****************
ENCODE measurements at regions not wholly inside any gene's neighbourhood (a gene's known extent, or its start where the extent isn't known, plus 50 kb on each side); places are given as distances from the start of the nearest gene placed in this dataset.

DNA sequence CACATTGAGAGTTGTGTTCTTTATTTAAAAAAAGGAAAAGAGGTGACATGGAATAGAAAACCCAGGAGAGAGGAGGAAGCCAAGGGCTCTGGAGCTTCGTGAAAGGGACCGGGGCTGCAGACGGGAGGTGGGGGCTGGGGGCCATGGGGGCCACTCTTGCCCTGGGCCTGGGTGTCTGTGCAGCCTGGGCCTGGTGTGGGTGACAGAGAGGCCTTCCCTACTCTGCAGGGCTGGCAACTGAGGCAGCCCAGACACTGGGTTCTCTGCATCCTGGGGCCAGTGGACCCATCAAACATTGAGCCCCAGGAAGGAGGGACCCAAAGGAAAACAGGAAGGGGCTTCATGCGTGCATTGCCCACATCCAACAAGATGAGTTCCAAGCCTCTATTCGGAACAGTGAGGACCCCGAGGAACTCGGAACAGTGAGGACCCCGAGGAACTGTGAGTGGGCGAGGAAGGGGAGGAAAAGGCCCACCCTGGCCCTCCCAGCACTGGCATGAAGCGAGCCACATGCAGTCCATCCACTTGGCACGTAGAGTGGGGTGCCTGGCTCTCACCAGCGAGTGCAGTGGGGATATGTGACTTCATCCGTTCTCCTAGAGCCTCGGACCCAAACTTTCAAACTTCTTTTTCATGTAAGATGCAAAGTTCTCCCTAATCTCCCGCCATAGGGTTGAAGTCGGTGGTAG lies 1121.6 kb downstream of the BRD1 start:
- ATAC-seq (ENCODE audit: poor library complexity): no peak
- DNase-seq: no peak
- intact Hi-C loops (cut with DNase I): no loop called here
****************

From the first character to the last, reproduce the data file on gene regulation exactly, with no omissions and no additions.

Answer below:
ENCODE measurements at regions not wholly inside any gene's neighbourhood (a gene's known extent, or its start where the extent isn't known, plus 50 kb on each side); places are given as distances from the start of the nearest gene placed in this dataset.

DNA sequence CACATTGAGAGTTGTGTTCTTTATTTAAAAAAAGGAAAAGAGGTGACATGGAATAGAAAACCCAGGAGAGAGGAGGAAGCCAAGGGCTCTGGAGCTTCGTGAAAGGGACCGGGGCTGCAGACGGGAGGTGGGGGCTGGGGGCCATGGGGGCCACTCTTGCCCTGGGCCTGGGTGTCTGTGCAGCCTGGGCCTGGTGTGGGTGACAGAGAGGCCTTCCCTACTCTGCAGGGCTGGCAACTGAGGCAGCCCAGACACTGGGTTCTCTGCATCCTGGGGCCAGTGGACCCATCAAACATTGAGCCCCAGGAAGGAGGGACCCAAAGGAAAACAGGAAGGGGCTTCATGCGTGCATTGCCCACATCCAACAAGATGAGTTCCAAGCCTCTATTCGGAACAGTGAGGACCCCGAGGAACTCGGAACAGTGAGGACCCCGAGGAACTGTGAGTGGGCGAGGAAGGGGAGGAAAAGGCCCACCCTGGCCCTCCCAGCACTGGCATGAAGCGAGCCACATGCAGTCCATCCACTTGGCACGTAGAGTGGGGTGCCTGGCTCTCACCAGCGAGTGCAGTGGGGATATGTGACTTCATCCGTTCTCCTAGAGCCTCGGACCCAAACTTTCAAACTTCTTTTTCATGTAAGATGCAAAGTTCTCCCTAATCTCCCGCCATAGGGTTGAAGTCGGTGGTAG lies 1121.6 kb downstream of the BRD1 start:
- ATAC-seq (ENCODE audit: poor library complexity): no peak
- DNase-seq: no peak
- intact Hi-C loops (cut with DNase I): no loop called here